Meeting News Coverage

3D/RBV regimen produced high SVR among HCV GT1 patients

CHICAGO — Treatment-naive chronic hepatitis C virus genotype 1-infected patients achieved sustainable virologic response at 12 weeks after therapy with three direct-acting antivirals and ribavirin, according to research presented at Digestive Disease Week.

In the SAPPHIRE I, phase 3 trial, Kris V. Kowdley, MD, of the Digestive Disease Institute, Virginia Mason Medical Center, Seattle, and colleagues conducted a double blind, placebo-controlled study with 631 treatment-naive patients (mean age, 52 years; 57.3% men) with chronic hepatitis C virus genotype 1 (GT-1) infection for 12 weeks. Patients with cirrhosis were excluded.

Kris Kowdley, MD, FACP, FACG, FGAF

Kris V. Kowdley

Patients were randomly assigned 150 mg ABT-450/100 mg ritonavir (AbbVie/Enanta) and 25 mg ABT-267 daily with 250 mg ABT-333 (AbbVie; 3D) twice daily, and weight-based ribavirin (RBV; 1,000 mg or 1,200 mg) twice a day, or placebos. Arm A patients (n=473) received 3D+RBV, and Arm B included 158 patients assigned placebos.

Among treated patients, 96.2% achieved sustained virologic response at 12 weeks (SVR12). Of those infected with HCV GT-1a (n=322), 95.3% reached SVR12, and 98% of HCV GT-1b-infected patients (n=151) attained SVR12. Seven treated patients experienced post-treatment relapse and one had on-treatment virologic failure.

Less than 1% of all patients discontinued treatment because of adverse events (AE). The most common AE were fatigue and headache, and there was no significant difference in the frequency of AE in either study arm.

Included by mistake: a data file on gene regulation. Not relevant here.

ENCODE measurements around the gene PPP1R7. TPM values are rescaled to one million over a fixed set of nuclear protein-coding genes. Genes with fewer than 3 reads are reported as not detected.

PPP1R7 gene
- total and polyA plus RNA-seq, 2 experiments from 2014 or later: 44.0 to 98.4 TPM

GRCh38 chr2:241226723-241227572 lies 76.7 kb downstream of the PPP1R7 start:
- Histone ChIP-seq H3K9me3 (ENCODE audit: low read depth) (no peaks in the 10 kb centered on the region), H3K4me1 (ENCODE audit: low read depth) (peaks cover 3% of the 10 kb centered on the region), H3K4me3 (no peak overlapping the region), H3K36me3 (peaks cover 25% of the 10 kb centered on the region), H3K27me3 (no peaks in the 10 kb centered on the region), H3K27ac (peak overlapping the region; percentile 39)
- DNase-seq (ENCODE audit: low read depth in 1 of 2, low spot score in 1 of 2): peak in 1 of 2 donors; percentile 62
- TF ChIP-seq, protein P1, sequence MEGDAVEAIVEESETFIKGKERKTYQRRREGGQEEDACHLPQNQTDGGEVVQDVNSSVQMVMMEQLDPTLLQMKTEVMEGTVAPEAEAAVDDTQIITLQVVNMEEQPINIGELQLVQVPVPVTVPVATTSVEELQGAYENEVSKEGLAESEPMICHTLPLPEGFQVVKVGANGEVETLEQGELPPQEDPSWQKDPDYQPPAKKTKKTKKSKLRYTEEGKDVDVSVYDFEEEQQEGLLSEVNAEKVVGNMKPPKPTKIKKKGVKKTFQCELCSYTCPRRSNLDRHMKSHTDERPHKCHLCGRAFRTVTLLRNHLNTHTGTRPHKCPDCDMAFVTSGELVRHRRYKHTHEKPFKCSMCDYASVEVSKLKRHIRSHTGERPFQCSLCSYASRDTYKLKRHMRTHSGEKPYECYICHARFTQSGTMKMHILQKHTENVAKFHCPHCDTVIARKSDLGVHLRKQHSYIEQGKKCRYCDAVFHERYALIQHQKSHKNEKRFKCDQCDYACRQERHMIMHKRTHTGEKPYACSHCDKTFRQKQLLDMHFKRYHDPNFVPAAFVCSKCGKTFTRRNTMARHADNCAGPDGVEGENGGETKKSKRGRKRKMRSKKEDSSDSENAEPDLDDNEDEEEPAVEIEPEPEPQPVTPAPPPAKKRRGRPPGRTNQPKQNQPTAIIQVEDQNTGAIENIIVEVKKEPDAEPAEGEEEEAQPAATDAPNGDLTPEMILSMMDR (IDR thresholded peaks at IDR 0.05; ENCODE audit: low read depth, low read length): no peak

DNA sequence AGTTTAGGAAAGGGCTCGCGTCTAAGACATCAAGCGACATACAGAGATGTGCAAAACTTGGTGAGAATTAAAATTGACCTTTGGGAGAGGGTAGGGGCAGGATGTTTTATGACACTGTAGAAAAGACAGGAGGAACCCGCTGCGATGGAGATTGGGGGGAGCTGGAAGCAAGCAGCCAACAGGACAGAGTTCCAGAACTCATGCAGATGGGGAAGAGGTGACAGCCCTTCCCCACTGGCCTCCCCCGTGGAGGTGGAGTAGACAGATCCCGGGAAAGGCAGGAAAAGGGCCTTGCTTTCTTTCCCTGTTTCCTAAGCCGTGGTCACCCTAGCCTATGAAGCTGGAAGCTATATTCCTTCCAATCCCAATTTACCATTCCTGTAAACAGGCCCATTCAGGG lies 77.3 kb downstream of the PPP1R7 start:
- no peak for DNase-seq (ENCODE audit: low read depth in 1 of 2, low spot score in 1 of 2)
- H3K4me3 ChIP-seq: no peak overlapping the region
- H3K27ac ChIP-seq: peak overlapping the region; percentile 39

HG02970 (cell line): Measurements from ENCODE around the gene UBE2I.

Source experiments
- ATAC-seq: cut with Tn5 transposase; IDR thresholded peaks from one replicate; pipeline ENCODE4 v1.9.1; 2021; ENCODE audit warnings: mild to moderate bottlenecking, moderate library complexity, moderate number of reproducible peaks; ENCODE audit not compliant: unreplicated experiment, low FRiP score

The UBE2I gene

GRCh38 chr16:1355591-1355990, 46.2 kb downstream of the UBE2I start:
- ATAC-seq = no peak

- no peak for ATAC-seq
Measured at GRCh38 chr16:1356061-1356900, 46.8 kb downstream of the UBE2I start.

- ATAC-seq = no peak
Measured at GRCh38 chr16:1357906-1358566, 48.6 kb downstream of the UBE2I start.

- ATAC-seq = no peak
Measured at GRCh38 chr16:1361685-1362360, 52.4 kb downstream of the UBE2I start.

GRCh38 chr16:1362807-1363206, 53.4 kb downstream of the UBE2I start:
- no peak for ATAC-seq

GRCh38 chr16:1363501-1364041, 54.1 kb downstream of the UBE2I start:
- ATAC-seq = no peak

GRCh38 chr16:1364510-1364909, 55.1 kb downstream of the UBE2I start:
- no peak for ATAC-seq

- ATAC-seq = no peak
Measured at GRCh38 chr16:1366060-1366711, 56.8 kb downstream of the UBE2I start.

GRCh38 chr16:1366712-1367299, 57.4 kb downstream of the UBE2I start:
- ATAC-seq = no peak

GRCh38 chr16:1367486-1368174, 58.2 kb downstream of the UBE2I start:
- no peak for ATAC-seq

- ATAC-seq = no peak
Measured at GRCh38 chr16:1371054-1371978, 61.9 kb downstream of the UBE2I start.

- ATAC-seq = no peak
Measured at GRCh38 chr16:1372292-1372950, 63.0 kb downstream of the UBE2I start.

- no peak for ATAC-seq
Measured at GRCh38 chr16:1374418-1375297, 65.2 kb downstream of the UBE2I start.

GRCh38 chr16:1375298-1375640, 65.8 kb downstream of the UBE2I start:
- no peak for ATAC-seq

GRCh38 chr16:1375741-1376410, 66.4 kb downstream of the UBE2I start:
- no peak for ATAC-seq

“High rates of SVR12 were observed in the study regardless of HCV subtype,” Kowdley said at the conference. “This regimen was well-tolerated with a low rate of study drug discontinuation due to adverse events.”

For more information:

Kowdley KV. #475. Presented at: Digestive Disease Week 2014; May 3-6; Chicago.

Disclosure: The researchers report numerous financial disclosures.

CHICAGO — Treatment-naive chronic hepatitis C virus genotype 1-infected patients achieved sustainable virologic response at 12 weeks after therapy with three direct-acting antivirals and ribavirin, according to research presented at Digestive Disease Week.

In the SAPPHIRE I, phase 3 trial, Kris V. Kowdley, MD, of the Digestive Disease Institute, Virginia Mason Medical Center, Seattle, and colleagues conducted a double blind, placebo-controlled study with 631 treatment-naive patients (mean age, 52 years; 57.3% men) with chronic hepatitis C virus genotype 1 (GT-1) infection for 12 weeks. Patients with cirrhosis were excluded.

Kris Kowdley, MD, FACP, FACG, FGAF

Kris V. Kowdley

Patients were randomly assigned 150 mg ABT-450/100 mg ritonavir (AbbVie/Enanta) and 25 mg ABT-267 daily with 250 mg ABT-333 (AbbVie; 3D) twice daily, and weight-based ribavirin (RBV; 1,000 mg or 1,200 mg) twice a day, or placebos. Arm A patients (n=473) received 3D+RBV, and Arm B included 158 patients assigned placebos.

Among treated patients, 96.2% achieved sustained virologic response at 12 weeks (SVR12). Of those infected with HCV GT-1a (n=322), 95.3% reached SVR12, and 98% of HCV GT-1b-infected patients (n=151) attained SVR12. Seven treated patients experienced post-treatment relapse and one had on-treatment virologic failure.

Less than 1% of all patients discontinued treatment because of adverse events (AE). The most common AE were fatigue and headache, and there was no significant difference in the frequency of AE in either study arm.

“High rates of SVR12 were observed in the study regardless of HCV subtype,” Kowdley said at the conference. “This regimen was well-tolerated with a low rate of study drug discontinuation due to adverse events.”

For more information:

Kowdley KV. #475. Presented at: Digestive Disease Week 2014; May 3-6; Chicago.

Disclosure: The researchers report numerous financial disclosures.

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